Veno-arterial extracorporeal membrane oxygenation and prolonged use of mechanical compression device combine for good outcome after hypothermic cardiac arrest: a case report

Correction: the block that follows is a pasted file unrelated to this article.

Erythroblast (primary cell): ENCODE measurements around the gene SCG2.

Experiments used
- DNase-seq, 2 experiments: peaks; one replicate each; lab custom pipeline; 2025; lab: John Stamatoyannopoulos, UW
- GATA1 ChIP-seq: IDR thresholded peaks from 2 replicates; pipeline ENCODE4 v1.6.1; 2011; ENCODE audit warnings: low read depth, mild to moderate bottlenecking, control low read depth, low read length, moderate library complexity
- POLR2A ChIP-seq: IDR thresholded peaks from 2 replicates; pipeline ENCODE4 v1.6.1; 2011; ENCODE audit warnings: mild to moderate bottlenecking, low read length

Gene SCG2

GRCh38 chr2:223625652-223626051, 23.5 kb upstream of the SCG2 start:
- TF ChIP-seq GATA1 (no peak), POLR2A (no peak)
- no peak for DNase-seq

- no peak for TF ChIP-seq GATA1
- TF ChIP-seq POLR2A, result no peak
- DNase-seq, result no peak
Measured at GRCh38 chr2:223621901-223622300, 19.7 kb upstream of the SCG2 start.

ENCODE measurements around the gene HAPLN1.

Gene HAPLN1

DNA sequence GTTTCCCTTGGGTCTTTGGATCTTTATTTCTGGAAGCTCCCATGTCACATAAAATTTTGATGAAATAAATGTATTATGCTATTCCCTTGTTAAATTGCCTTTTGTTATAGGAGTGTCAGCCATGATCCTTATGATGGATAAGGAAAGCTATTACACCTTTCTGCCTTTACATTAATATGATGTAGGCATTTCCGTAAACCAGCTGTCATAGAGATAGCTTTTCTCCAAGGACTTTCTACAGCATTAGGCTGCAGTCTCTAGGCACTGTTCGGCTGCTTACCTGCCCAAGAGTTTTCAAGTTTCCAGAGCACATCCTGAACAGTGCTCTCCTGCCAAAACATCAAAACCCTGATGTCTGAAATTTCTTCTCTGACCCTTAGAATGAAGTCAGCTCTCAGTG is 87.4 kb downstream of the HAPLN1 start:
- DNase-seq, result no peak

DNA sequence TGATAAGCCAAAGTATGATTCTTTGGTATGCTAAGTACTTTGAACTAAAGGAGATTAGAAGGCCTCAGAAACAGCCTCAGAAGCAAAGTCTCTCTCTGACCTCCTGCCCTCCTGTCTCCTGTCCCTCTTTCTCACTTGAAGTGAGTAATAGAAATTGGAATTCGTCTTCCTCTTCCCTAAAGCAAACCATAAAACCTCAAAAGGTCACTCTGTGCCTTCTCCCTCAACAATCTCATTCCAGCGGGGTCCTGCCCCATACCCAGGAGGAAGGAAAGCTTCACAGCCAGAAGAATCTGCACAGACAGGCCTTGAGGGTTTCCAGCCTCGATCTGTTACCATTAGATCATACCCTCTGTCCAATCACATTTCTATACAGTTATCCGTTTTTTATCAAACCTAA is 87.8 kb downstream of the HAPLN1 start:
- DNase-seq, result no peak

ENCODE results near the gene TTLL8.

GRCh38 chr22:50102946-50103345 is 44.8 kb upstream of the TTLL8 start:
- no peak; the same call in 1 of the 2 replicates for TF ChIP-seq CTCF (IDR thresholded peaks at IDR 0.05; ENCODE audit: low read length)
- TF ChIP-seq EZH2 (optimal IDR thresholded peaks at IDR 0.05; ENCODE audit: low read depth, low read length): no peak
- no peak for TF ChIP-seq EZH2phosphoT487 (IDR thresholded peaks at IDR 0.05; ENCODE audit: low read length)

The use of mechanical compression devices to deliver chest compressions in conjunction with veno-arterial extracorporeal membrane oxygenation (VA ECMO) in the setting of cardiac arrest is growing. Herein, we report a case of hypothermic cardiac arrest requiring VA ECMO and prolonged use of an external compression device. A 38-year-old morbidly obese male (BMI 66.5) was admitted after being found down by a river. The patient was hypothermic (27.4 ℃; outside temperature 4 ℃) and in active asystolic cardiac arrest. A LUCAS chest compression system (Jolife, Lund, Sweden) was placed and transesophageal echo (TEE) was performed. This revealed cardiac standstill and suboptimal placement of the LUCAS device which was repositioned under TEE guidance. After difficult VA-ECMO cannulation, LV venting was required but coagulopathy, hypothermia, and body habitus precluded immediate endovascular mechanical unloading device placement. Therefore, the LUCAS was continued. After 380 minutes of VA ECMO, 460 minutes of LUCAS device support, and gradual rewarming to normothermia, the patient was cardioverted to sinus tachycardia and an Impella CP was placed. Over the next 96 hours infusions were reduced and biventricular function normalized. The Impella CP was removed on day 7, VA ECMO on day 12, and extubation occurred on day 15. He discharged with no neurologic deficits on day 34, a right sided above knee amputation his only notable hospital complication. The combined support of an external compression device and VA ECMO allowed for return of spontaneous circulation despite a downtime greater than 100 minutes. Further, TEE guidance allowed for optimal LUCAS positioning.